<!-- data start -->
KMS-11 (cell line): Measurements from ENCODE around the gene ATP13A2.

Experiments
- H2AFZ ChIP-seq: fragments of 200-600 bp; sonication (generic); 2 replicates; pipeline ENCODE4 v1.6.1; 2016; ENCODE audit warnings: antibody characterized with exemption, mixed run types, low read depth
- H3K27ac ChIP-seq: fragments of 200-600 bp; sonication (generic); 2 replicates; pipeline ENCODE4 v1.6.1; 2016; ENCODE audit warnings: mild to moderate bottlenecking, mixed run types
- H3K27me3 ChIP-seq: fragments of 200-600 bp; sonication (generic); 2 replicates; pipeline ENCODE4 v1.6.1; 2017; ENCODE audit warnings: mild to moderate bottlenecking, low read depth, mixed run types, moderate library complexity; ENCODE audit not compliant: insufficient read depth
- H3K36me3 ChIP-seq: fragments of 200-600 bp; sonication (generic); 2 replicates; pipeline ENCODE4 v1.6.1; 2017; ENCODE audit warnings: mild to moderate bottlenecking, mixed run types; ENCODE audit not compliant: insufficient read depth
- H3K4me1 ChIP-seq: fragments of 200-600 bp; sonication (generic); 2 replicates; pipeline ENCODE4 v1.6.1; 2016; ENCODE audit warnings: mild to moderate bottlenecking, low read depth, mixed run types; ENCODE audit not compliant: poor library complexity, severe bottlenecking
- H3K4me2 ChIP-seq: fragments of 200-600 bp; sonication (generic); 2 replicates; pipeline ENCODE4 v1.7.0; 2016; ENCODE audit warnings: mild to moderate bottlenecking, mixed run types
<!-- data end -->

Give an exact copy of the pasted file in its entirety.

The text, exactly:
KMS-11 (cell line): Measurements from ENCODE around the gene ATP13A2.

Experiments
- H2AFZ ChIP-seq: fragments of 200-600 bp; sonication (generic); 2 replicates; pipeline ENCODE4 v1.6.1; 2016; ENCODE audit warnings: antibody characterized with exemption, mixed run types, low read depth
- H3K27ac ChIP-seq: fragments of 200-600 bp; sonication (generic); 2 replicates; pipeline ENCODE4 v1.6.1; 2016; ENCODE audit warnings: mild to moderate bottlenecking, mixed run types
- H3K27me3 ChIP-seq: fragments of 200-600 bp; sonication (generic); 2 replicates; pipeline ENCODE4 v1.6.1; 2017; ENCODE audit warnings: mild to moderate bottlenecking, low read depth, mixed run types, moderate library complexity; ENCODE audit not compliant: insufficient read depth
- H3K36me3 ChIP-seq: fragments of 200-600 bp; sonication (generic); 2 replicates; pipeline ENCODE4 v1.6.1; 2017; ENCODE audit warnings: mild to moderate bottlenecking, mixed run types; ENCODE audit not compliant: insufficient read depth
- H3K4me1 ChIP-seq: fragments of 200-600 bp; sonication (generic); 2 replicates; pipeline ENCODE4 v1.6.1; 2016; ENCODE audit warnings: mild to moderate bottlenecking, low read depth, mixed run types; ENCODE audit not compliant: poor library complexity, severe bottlenecking
- H3K4me2 ChIP-seq: fragments of 200-600 bp; sonication (generic); 2 replicates; pipeline ENCODE4 v1.7.0; 2016; ENCODE audit warnings: mild to moderate bottlenecking, mixed run types